The four hundredth anniversary of the Pilgrims arrival in Plymouth, Massachusetts is significant for it portrays the legacy of that tiny church plant that came from Leyden, Holland whose ideas, drawn from the Bible, became some of the unique aspects of the United States such as self-government, a self-regulating economy, the rule of law and the seeds of religious and civil liberty. Though it took time to develop, remembering the legacy of the Pilgrims can bring hope for the future.
The National Monument to the Forefathers
The National Monument to the Forefathers is a masterpiece of symbolism that captures the faith that motivated the pilgrims to come to America as well as the unique ways in which they applied the Bible to morality, law, education and liberty. Erected from 1859 to 1889 and standing 81 feet tall, it is impressive both physically and in its meaning. Every resident and visitor to Plymouth ought to remember their Pilgrim heritage by standing on its grounds. As historian Samuel Eliot Morison declared “in some sense, the pilgrims are the spiritual ancestors of all Americans.”
Pilgrim Mother Monument
Pilgrim Mother Monument depicts a sober minded individual who cares for the well being and training of her children as she arrives in the new world. Her face depicts the difficulties facing women and children in traveling to the wilderness in 1620. As she clutches her Bible, she is aware of the responsibility necessary to implant truth that will keep her family and children facing a bright future in spite of their present sufferings. The monument is a fountain, depicting the family as the source of stability for both church and state. The inscription on the back base reads “they brought up their families in sturdy virtue and a living faith in God, without which nations perish.”
William Brewster Stone Monument
William Brewster Stone Monument describes the legacy of this man’s life and ministry among the Pilgrim church and commonwealth. The oldest individual to come on the Mayflower, Brewster was the spiritual leader of the church in place of their Pastor John Robinson who did not come to Plymouth but stayed with the greater part of the church in Leyden, Holland. Though his preaching was informative and inspiring, his counsel wise, and his life long, it was his character and the fact that he lived out his faith was such consistency that marked his legacy. As the stone signifies in quoting Bradford’s eulogy “undervaluing himself and his own abilities and sometime overvaluing others… inoffensive and innocent in his life and conversation, which gained him the love of those without as well as those within.”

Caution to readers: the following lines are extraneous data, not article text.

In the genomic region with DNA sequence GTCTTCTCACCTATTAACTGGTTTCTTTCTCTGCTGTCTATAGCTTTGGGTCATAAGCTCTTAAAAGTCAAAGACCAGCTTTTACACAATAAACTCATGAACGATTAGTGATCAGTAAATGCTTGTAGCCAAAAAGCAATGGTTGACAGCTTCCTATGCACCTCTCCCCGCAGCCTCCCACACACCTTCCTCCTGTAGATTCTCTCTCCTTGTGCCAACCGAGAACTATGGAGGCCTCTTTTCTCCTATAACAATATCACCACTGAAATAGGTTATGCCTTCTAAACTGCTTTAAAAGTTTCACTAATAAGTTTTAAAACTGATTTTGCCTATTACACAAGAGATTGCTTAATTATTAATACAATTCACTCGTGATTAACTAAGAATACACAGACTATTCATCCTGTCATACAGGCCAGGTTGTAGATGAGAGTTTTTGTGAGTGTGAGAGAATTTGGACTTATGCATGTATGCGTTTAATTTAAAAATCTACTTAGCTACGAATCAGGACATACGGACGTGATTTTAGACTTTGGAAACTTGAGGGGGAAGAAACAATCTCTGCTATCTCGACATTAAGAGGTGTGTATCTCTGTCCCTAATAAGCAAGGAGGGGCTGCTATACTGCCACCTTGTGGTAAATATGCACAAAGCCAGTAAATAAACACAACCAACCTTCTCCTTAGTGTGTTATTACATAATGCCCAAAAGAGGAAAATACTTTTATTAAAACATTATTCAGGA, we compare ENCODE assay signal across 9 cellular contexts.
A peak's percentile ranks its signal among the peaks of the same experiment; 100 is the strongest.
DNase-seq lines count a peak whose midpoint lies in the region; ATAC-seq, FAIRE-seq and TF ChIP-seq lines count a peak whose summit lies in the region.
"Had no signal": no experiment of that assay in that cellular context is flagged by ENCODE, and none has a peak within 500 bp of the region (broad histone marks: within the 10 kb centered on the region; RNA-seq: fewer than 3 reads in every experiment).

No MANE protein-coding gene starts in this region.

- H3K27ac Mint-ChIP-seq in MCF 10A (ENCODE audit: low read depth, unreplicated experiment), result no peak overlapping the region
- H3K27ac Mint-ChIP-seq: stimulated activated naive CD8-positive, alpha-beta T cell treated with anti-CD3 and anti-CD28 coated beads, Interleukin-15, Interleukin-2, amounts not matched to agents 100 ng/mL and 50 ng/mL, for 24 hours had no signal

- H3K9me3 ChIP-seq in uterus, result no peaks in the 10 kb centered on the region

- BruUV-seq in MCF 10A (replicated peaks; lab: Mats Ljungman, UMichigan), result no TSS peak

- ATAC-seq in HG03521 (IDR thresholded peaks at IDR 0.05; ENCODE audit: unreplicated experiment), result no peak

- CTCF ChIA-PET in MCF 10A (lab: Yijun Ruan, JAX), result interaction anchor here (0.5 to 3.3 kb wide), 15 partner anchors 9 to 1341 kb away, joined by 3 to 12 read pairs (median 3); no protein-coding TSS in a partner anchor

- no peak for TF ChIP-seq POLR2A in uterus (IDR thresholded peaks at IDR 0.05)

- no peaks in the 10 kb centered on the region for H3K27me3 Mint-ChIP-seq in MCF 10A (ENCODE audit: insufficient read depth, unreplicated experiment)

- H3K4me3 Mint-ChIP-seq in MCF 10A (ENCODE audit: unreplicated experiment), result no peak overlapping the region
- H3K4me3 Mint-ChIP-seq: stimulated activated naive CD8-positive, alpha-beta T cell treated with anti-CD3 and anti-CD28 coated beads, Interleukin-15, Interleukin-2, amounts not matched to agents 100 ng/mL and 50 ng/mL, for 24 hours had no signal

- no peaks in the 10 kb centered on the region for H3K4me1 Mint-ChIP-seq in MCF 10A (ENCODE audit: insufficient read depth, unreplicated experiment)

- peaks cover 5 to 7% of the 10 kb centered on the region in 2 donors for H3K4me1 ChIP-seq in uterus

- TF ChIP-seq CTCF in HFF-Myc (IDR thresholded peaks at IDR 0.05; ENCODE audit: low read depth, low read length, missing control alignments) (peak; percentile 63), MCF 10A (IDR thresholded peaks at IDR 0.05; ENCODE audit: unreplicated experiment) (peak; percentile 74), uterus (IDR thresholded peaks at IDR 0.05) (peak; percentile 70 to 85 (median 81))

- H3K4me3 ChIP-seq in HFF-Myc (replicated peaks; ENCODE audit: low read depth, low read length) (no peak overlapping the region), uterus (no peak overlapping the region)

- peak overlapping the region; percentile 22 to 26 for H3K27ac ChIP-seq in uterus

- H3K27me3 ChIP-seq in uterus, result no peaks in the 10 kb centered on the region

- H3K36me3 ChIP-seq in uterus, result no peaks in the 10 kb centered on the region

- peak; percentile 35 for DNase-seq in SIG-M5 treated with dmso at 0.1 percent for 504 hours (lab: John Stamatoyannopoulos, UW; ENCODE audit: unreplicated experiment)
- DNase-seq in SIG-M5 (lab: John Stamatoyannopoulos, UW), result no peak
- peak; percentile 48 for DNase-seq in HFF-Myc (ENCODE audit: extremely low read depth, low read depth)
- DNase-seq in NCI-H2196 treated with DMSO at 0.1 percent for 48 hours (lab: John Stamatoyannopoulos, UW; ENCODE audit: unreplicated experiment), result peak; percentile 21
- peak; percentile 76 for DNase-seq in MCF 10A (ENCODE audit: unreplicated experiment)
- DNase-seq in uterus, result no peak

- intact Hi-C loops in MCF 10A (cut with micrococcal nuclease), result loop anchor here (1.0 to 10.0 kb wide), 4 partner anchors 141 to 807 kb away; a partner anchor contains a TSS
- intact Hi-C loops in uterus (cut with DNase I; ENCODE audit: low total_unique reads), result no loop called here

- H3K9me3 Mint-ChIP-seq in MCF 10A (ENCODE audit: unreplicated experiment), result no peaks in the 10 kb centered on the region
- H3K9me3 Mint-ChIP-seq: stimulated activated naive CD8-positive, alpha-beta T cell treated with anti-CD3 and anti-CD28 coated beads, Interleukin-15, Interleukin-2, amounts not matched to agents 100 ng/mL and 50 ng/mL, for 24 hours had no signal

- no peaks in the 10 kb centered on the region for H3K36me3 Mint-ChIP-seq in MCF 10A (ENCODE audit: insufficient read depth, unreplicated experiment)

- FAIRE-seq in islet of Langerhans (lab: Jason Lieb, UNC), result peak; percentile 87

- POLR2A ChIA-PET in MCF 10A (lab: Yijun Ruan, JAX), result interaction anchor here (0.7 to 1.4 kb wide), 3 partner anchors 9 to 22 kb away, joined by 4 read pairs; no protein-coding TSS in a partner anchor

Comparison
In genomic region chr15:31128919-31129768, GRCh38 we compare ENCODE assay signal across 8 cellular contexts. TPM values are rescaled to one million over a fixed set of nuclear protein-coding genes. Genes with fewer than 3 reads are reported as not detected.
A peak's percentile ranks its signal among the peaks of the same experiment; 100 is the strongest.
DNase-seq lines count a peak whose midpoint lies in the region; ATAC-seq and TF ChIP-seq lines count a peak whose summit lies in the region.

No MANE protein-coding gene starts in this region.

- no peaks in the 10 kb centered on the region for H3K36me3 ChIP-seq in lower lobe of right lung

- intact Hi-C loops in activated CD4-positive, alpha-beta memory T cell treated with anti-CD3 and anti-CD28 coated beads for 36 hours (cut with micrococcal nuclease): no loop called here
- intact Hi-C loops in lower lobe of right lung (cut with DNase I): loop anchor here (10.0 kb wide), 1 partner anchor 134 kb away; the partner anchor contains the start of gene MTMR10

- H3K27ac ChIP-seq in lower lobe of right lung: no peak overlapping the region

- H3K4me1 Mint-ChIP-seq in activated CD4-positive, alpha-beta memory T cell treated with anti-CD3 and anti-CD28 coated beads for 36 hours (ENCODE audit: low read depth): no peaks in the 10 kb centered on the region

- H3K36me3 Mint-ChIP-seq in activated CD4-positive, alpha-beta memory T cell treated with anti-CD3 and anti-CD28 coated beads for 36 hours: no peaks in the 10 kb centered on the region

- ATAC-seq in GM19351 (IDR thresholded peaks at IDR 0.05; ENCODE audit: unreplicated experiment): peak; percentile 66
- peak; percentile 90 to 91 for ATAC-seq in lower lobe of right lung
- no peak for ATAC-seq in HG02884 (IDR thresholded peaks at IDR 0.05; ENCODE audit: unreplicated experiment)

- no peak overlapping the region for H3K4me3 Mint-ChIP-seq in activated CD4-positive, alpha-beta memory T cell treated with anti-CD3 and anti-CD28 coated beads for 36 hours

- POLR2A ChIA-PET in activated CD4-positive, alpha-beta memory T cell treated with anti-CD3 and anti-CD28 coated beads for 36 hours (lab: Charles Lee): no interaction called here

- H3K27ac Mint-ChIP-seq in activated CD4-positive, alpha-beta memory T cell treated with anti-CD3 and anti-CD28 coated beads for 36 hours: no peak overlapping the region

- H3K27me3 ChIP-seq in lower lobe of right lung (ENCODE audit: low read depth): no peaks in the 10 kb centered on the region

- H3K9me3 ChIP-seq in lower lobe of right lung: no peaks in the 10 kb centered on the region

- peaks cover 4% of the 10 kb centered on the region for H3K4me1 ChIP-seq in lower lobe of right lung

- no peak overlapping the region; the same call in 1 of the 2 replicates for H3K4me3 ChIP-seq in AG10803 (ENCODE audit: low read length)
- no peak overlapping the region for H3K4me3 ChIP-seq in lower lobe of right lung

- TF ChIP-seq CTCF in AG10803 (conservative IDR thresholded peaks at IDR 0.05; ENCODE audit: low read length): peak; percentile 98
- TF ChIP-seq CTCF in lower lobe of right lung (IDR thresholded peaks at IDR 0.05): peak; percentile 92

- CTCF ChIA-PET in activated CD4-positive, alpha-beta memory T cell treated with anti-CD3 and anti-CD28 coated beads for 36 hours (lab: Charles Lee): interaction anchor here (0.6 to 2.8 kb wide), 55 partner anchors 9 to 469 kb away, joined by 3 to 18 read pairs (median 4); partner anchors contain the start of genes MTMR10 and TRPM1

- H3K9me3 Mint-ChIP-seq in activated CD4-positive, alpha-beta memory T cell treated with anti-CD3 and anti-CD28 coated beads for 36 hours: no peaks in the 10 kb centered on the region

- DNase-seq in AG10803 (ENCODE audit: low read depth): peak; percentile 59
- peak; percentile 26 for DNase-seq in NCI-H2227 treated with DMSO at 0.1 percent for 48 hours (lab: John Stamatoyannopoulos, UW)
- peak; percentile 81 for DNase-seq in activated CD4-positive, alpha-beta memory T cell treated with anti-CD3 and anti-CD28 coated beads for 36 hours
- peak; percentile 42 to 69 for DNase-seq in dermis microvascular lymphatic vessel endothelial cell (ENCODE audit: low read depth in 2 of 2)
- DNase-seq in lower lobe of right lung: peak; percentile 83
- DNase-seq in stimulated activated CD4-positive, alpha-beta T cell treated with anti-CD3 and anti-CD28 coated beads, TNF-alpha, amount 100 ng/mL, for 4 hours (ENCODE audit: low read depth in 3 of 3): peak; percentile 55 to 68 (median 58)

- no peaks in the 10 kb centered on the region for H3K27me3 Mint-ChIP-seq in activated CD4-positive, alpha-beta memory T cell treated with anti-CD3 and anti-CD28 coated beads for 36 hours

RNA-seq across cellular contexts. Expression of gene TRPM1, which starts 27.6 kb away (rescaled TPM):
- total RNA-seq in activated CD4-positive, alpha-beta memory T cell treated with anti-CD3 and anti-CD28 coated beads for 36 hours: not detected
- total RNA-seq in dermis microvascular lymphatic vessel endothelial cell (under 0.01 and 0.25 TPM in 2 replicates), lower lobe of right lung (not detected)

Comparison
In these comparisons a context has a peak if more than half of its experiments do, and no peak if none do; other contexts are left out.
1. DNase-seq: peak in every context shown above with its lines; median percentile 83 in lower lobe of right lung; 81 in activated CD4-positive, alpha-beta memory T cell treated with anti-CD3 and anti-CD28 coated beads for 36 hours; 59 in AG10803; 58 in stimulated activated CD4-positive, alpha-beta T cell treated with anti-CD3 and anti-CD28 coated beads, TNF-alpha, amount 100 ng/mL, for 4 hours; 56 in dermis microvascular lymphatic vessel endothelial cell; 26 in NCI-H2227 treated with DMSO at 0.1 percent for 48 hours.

William Bradford Monument
The William Bradford Monument depicts the Governor of the colony and his vision for the overall mission of the pilgrim church planted in America. Bradford became an orphan by 5, was raised by his Uncle and Aunt, but threatened with being disinherited when joining the Separatist Church at age 14 after his conversion at age 12. His character, leadership, government by the rule of law, study of the Scriptures and writing of the history of the colony secured his legacy to future generations.
The Pilgrim Maiden Statue
The Pilgrim Maiden statue in Brewster Gardens depicts the unique fact that several single women came on the Mayflower. This was unheard of at the time. Each single woman or girl was assigned to a family. The statue depicts a woman braving the wind and wilderness with a Bible in her hand as she faces an uncertain future in an unknown land. The inscription at her feet describes these women well when it says “to those intrepid English women whose courage, fortitude and devotion brought a new nation into being.”